The new Netflix series Mindhunter is a show about serial killers. It is about how the FBI created a behavioral science unit that ultimately gave police departments across the country a way to find the perpetrators of the grisly murders making headlines more and more often in the 1970s.
It’s also about discovering the forces creating the psychological makeup of men who kill multiple victims in such extreme ways.
What is interesting is that the activity of serial killings peaked in the 1970s and 80s. Today, we hardly hear about them at all.
The crimes that captured the horrified imaginations of Americans in the 70s and 80s have been upstaged by terrorism and lone-gunman man shootings in the last decade.
Unlocking the Mystery of Serial Killers
The characters of Mindhunter are unlocking the mysteries behind these types of killings. They did this through having sometimes normal conversations with serial killers behind bars. They found it is hardly a mystery at all.
Many of the killers had things in common: mental illness, abusive mothers, absent fathers, and social problems.
The characters also show the viewers how easy it is to succumb to the ordinary stresses of life which caused these men to kill their victims. It is hard to miss the parallels between the descriptions of life circumstances the killers are giving and the stress Agent Ford is undergoing as he is struggling in his professional and personal life.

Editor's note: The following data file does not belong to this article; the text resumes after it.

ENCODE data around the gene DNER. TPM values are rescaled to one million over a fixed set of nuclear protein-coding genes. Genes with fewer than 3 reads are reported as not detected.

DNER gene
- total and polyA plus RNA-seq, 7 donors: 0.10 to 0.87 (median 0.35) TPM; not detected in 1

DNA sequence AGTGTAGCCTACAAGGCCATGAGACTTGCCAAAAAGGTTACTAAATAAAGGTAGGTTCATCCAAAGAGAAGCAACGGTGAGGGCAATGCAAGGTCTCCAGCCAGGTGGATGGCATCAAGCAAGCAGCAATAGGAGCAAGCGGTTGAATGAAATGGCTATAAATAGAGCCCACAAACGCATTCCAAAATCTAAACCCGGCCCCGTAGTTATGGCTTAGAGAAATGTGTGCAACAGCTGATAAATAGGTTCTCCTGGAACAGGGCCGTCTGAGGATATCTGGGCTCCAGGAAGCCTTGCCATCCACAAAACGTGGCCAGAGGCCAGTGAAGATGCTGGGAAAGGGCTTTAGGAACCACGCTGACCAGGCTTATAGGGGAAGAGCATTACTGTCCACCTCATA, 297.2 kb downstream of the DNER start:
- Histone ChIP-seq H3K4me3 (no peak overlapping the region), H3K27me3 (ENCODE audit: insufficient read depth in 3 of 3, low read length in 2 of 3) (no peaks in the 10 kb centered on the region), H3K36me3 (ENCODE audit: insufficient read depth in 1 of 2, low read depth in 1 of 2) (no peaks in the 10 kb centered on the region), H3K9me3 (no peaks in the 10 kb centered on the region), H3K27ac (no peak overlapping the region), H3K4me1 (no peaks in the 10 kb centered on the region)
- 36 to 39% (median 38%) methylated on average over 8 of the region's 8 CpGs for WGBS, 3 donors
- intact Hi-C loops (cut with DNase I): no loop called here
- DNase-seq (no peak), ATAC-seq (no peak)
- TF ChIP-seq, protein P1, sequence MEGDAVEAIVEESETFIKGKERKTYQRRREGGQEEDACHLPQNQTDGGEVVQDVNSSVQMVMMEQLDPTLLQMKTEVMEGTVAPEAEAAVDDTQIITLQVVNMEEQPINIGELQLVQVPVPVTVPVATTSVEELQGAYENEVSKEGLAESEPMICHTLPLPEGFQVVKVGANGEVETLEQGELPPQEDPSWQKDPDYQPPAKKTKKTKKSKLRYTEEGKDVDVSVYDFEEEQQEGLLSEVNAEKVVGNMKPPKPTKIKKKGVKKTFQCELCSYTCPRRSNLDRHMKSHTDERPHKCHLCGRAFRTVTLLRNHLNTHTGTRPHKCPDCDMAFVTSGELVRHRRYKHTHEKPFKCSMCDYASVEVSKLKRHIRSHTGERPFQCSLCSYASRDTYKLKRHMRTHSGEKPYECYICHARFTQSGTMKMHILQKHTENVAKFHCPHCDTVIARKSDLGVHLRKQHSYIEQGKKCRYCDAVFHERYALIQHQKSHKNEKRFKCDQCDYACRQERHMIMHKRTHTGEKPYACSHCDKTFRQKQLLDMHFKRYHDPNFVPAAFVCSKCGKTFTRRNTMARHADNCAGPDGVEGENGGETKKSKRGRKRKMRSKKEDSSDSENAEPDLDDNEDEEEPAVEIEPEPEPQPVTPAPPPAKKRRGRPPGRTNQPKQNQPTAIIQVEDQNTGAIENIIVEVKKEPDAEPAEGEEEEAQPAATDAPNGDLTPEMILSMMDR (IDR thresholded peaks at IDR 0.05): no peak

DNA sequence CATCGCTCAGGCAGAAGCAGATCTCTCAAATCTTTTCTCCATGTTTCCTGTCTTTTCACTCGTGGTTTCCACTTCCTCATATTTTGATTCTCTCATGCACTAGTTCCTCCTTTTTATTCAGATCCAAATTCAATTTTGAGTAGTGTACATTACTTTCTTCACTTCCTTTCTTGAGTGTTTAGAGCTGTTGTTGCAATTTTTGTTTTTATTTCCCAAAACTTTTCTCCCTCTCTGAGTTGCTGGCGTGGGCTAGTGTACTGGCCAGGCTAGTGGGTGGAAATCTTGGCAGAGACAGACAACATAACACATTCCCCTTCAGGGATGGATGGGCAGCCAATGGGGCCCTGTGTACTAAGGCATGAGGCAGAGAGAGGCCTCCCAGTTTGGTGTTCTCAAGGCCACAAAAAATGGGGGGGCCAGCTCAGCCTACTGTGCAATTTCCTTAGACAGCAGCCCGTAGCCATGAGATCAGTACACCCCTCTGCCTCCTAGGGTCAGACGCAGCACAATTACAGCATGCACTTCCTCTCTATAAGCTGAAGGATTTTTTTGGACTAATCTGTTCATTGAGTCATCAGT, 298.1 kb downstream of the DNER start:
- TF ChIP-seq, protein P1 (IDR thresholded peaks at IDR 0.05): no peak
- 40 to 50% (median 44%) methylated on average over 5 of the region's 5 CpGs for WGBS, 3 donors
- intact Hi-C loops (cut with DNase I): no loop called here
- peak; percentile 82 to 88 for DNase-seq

Based on Real-Life FBI Agents
The three main characters in Mindhunter are somewhat loosely based on the three real-life FBI agents. They include John E. Douglas, Robert K. Ressler, and Dr. Ann Wolbert Burgess. The three are credited with writing the book Sexual Homicide: Patterns and Motives published in 1988.”
For the time, this book was unlike anything that had been written. John Douglas, upon whom the character Holden Ford is loosely based, also wrote the book Mindhunter: Inside the FBI’s Elite Serial Crime Unit. In addition, Ford served as the inspiration for several other movies about serial killers.
Robert Ressler – the man upon whom Agent Tensch is based – is credited with coining the term “serial killer.” He worked on several high profile cases, including the searches for Jeffrey Dahmer and Ted Bundy. He died in 2013.
Dr. Ann Wolbert Burgess inspired the character Dr. Wendy Carr and she worked with both Douglas and Ressler.
From this vantage point, it seems obvious to us that behavioral scientists would interview men incarcerated for serial killings. However, at the time, the bodies were piling up and baffling police departments.
The show depicts very well how hard it was for police to even understand these types of killings, much less figure out how to solve them. The fact that many killers crossed state lines made it harder.
Thanks to the FBI’s behavioral science unit and the pioneering work done by these agents, serial killings are not a mystery to law enforcement anymore – even if they are still very disturbing.
In fact, after the peak of known serial killers (603 were identified in the 1980s), the number has gone down every decade. During the 90s, 498 serial killers were identified. In the 2000s, there were 275 and so far this decade, there have only been 67 active serial killers identified. No doubt, lives have been saved and murderers have been stopped by this important work.